GeriGündem Artists converge in Istanbul art fair
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Artists converge in Istanbul art fair

Artists converge in Istanbul art fair
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ISTANBUL - Hundreds of artists from around the world have convened for the 18th annual TÜYAP Istanbul Art Fair running along side the book fair until Sunday.

They say the fair offers a sense of community and a chance to gain exposure, and other ideas and styles enrich them.

Not long ago, two men from Samsun, one Greek, the other Turkish, met at a human rights conference for artists in a small Greek town, three hours west of Athens. When they learned that they both had roots in Samsun, they embraced and cried.

The story of Deniz Han Özer and Sotiris Iosifidis is testament to how common roots, and more importantly art, can bring people together. This week at the annual art exhibition at Istanbul’s TÜYAP Art Fair, among the hundreds of different works of art from around the world, hangs one painting with a message of peace.

Iosifidis told the Hürriyet Daily News that when Özer invited him to the TÜYAP event last month, he felt he had to bring a piece that said something. One night at two in the morning he pulled the sheet off his bed and started his anti-war manifesto. When he was done, he rolled it up and boarded the plane for Istanbul for the first time.

“This work is not about Turkey,” said Iosifidis. “It is about humanity.”

His work is a study on how wars, like the well known story of Troy, were fought for love. His piece, he said, reveals this contradiction and makes the statement; “Not by war.” Above the writing on his painting a pair of white underwear replaces the white flag of peace and takes on a meaning of love and attraction, Iosifidis explains. At the end of the day, everyone is looking for love, not war, he added.

“When I hung the painting here, I realized how important the message was,” said Iosifidis. “Since I became friends with other Turkish artists, I better understood the value of my artistic message.”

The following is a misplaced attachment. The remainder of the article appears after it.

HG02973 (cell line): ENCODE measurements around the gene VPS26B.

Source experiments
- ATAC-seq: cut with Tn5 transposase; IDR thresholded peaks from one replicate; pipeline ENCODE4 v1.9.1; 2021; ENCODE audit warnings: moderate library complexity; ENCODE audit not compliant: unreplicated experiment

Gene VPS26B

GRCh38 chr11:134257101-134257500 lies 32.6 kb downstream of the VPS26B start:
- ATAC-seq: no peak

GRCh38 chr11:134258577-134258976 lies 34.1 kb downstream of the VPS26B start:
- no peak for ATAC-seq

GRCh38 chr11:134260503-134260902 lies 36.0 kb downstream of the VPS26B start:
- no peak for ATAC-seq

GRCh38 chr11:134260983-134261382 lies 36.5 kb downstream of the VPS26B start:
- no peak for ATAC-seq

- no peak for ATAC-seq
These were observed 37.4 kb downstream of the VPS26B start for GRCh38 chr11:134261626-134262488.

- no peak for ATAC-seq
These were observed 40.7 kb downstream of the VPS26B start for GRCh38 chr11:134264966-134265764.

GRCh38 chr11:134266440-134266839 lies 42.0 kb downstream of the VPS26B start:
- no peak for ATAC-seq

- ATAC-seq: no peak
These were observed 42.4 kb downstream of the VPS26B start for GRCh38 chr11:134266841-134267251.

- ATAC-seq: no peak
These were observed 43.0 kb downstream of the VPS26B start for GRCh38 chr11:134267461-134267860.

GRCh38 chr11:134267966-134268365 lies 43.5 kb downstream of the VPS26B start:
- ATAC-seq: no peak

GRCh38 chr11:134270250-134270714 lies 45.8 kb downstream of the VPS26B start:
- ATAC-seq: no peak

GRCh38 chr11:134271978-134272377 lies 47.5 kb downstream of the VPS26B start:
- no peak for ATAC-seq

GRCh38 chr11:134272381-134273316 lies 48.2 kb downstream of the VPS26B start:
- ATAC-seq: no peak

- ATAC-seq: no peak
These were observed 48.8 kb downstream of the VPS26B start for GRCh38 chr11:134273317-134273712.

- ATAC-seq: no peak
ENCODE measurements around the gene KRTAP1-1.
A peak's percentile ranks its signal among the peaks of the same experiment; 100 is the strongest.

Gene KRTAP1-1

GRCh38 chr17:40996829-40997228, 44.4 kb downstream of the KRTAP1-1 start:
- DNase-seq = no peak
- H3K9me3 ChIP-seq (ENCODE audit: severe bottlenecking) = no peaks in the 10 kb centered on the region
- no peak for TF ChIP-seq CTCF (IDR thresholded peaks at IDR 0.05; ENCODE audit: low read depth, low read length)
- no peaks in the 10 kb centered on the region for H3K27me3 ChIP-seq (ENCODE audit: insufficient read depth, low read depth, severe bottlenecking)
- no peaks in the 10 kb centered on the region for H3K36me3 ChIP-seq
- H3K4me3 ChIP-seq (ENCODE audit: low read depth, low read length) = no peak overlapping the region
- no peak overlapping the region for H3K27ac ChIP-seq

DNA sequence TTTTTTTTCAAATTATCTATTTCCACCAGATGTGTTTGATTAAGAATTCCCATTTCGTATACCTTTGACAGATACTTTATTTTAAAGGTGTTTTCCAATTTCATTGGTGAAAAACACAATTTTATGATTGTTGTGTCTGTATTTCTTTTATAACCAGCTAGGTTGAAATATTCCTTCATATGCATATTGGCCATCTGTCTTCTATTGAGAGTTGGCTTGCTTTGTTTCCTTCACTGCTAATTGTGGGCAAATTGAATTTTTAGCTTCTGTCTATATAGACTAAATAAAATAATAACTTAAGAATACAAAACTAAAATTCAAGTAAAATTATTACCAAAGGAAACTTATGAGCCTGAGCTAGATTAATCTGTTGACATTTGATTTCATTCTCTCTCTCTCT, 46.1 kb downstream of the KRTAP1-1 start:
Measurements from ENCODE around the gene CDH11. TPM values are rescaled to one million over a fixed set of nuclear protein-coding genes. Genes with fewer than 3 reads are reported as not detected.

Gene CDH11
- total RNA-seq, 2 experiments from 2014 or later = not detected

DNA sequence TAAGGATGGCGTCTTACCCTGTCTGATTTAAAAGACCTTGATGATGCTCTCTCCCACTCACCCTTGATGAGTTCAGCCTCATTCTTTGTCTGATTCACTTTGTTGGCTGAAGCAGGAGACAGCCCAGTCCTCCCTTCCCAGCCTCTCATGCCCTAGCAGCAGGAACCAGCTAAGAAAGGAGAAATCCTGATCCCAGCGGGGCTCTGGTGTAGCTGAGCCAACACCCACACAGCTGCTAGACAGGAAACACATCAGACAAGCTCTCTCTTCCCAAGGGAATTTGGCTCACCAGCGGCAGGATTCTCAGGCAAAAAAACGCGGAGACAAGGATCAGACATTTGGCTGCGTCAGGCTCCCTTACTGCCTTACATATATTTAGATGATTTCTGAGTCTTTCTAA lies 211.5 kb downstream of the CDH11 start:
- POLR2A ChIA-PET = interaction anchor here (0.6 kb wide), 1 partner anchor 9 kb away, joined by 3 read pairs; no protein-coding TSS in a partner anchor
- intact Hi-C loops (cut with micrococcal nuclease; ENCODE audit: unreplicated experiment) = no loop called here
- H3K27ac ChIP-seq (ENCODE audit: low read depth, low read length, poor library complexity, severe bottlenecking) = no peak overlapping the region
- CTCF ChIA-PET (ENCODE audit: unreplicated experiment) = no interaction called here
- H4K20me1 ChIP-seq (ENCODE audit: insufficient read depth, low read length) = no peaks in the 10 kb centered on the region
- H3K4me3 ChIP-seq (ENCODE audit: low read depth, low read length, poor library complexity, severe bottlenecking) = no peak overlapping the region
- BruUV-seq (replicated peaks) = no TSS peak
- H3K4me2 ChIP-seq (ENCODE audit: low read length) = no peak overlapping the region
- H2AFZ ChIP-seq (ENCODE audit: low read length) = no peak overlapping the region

Artist camaraderie
Iosifidis is one of the nearly 170 artists displaying their work at TÜYAP, which runs until Sunday in conjunction with the TÜYAP Book Fair. A Bulgarian native, Vassil Stoyev told the Daily News that this was his second time at the event, which has been held annually for the last 18 years.

“I like the fair atmosphere, the artists, their paintings, sculptures,” Stoyev said, “But especially the contact with other artists and people who like art.”

Stoyev, whose unique painting style juxtaposing blocks of paint with texture, has taken him around the world, most notably to Sotheby’s in London. He said the ability to meet other artists and discuss ideas was central for him and that he especially appreciated what Turkish artists have to say.

Other ideas enrich them
“We have good exchanges and they want to give and contribute to us,” he said. “We are enriched when we talk and see other ideas and styles.”

The fair is known for its more casual and unpretentious attitude toward art, said one of the fair organizers from the non-profit Koridor Contemporary Art Program, Özer. He explained that the main purpose of the TÜYAP event was for artists to show their work and get to know each other.

“There is no star artist here,” he said, explaining that the primary audience was the artistic community and that everyone contributed to the fair.

“This energy brings us close… we are artists and we want dialogue,” he said. “To sell our work and show it in museums and galleries, that is what makes us happy and this art fair gives us that opportunity.”

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